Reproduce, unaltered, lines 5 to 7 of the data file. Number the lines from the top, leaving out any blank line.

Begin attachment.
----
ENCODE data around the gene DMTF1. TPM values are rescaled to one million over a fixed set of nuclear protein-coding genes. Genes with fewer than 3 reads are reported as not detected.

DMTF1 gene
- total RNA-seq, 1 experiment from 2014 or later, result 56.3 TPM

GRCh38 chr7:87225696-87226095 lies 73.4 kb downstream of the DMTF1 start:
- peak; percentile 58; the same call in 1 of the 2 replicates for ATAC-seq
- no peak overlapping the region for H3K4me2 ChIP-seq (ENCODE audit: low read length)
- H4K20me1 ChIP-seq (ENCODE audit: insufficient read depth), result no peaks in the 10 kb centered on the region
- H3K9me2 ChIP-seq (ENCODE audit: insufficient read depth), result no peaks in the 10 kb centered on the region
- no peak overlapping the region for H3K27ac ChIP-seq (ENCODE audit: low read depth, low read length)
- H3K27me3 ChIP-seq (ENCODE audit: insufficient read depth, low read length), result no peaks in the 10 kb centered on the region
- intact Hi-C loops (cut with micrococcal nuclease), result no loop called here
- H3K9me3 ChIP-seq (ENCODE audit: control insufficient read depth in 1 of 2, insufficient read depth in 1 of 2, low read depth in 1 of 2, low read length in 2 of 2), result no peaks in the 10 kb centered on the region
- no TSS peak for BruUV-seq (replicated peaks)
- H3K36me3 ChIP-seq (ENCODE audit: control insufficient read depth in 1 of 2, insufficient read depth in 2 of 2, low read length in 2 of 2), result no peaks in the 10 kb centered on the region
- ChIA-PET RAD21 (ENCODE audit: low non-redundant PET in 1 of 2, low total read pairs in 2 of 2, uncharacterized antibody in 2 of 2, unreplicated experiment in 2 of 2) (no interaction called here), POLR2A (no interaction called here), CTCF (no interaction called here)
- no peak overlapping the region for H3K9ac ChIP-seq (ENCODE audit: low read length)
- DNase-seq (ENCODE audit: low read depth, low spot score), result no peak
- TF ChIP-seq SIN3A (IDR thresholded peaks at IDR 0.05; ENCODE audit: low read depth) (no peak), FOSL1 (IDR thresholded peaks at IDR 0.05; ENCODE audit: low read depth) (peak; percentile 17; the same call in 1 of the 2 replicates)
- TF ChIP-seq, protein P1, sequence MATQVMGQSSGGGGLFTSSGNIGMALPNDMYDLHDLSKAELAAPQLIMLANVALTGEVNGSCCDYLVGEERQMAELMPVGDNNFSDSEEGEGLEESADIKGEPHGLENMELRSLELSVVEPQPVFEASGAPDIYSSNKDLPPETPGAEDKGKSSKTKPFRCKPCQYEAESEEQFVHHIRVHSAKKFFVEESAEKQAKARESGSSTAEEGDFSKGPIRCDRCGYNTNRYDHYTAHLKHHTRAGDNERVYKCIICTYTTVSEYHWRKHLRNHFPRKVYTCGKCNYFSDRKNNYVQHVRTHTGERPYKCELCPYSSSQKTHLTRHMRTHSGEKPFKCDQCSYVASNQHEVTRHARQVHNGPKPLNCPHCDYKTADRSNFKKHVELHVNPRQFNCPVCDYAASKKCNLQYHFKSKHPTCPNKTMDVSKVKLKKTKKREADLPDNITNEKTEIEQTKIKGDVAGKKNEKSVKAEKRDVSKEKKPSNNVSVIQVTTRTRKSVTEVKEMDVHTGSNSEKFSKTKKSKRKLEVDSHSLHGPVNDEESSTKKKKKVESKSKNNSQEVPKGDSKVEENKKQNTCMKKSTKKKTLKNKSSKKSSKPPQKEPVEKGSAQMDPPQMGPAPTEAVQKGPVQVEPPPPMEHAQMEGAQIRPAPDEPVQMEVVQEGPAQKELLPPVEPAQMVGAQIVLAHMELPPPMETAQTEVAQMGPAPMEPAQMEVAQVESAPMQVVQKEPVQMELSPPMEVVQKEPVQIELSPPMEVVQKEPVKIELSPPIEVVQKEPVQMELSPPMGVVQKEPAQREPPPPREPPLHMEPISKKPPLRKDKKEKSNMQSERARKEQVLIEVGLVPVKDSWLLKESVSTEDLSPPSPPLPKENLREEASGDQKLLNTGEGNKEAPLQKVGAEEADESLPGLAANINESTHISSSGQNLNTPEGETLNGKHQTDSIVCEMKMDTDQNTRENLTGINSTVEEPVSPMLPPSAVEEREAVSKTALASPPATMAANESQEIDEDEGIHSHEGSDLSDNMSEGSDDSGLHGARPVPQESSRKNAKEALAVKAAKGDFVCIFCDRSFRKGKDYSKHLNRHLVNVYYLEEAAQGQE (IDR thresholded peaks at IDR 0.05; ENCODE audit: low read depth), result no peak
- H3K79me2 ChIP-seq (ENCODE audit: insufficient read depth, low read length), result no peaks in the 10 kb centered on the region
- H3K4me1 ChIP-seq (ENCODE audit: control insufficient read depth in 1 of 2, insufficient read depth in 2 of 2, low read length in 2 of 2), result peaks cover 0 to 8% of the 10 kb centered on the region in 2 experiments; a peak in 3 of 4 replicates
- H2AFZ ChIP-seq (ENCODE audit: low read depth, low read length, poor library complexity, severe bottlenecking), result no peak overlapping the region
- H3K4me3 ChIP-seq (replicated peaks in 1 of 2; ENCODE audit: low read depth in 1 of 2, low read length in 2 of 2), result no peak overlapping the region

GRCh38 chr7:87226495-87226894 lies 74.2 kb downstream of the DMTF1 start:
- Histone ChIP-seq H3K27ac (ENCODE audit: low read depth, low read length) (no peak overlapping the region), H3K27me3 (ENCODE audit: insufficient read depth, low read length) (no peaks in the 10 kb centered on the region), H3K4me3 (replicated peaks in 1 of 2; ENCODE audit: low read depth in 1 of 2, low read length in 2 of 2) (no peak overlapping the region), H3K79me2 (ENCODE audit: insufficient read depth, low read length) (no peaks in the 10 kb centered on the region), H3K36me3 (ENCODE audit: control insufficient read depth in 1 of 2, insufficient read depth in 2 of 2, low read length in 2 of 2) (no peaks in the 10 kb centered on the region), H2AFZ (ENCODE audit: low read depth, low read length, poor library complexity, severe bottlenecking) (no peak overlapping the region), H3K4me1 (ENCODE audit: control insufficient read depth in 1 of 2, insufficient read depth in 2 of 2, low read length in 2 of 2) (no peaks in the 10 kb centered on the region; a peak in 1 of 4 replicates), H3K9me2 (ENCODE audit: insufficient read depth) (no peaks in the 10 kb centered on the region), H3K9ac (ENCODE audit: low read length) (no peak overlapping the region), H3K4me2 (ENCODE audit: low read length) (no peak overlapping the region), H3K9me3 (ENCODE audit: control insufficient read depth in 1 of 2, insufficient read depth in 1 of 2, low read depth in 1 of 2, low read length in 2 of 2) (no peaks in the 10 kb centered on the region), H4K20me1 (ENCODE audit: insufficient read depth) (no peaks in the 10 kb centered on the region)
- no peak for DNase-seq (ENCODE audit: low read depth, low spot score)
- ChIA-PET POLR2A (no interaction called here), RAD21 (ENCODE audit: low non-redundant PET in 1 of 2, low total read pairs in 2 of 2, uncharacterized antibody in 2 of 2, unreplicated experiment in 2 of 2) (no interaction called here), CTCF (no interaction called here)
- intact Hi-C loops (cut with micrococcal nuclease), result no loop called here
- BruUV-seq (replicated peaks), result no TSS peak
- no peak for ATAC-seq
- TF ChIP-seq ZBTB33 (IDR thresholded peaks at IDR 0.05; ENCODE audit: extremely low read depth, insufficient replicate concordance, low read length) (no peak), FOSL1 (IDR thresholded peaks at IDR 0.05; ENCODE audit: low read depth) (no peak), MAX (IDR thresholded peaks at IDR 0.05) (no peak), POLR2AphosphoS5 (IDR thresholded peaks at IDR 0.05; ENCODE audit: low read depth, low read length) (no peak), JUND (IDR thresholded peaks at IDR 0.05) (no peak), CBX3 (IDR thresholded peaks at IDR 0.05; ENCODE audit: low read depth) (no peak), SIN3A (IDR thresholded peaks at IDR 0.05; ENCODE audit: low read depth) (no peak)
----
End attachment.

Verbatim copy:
- peak; percentile 58; the same call in 1 of the 2 replicates for ATAC-seq
- no peak overlapping the region for H3K4me2 ChIP-seq (ENCODE audit: low read length)
- H4K20me1 ChIP-seq (ENCODE audit: insufficient read depth), result no peaks in the 10 kb centered on the region